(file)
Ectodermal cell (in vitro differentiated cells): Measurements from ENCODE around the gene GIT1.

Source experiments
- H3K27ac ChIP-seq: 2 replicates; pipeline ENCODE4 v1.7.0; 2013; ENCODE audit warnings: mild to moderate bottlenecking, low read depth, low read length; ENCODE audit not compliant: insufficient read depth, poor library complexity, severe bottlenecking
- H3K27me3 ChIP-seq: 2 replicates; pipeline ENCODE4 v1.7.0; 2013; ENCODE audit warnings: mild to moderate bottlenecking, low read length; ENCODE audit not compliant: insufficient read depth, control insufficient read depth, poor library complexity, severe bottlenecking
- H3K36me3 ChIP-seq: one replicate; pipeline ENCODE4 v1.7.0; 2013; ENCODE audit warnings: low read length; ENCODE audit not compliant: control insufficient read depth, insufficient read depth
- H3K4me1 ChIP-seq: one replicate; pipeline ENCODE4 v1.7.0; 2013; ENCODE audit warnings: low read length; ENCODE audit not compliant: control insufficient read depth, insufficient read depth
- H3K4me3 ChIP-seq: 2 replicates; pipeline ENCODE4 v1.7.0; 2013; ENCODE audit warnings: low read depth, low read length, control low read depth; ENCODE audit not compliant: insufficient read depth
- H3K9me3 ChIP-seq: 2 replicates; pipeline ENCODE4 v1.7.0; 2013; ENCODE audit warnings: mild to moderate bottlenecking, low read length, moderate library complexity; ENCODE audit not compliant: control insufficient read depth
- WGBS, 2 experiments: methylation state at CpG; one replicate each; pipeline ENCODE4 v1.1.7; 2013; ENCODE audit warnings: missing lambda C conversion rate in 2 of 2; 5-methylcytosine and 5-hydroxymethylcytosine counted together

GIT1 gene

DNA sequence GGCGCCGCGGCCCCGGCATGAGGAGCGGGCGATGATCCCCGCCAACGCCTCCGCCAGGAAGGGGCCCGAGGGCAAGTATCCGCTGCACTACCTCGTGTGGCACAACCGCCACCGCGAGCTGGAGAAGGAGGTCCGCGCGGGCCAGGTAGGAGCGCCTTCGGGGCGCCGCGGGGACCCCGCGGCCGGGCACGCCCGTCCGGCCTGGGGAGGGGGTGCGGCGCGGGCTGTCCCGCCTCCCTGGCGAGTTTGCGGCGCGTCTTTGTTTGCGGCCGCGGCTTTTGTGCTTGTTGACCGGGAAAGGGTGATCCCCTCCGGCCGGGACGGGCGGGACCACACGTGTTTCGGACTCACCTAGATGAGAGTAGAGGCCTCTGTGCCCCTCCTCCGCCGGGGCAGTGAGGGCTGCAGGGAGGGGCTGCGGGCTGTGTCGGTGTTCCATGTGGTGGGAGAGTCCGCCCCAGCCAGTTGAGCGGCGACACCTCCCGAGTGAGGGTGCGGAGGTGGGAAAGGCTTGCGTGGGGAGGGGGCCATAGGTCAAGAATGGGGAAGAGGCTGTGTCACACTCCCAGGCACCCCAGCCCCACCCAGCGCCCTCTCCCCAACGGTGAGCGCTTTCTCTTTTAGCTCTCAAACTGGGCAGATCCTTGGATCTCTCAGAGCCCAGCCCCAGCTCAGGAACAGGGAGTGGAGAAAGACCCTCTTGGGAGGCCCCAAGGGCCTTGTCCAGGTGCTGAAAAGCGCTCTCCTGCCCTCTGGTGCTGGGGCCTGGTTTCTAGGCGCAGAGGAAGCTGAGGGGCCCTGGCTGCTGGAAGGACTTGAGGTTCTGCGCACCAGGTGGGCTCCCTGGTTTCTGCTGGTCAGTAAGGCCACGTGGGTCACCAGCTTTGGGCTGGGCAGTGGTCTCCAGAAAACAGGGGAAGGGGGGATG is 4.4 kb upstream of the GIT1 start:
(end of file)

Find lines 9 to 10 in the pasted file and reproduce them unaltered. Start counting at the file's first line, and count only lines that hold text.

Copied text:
- WGBS, 2 experiments: methylation state at CpG; one replicate each; pipeline ENCODE4 v1.1.7; 2013; ENCODE audit warnings: missing lambda C conversion rate in 2 of 2; 5-methylcytosine and 5-hydroxymethylcytosine counted together

GIT1 gene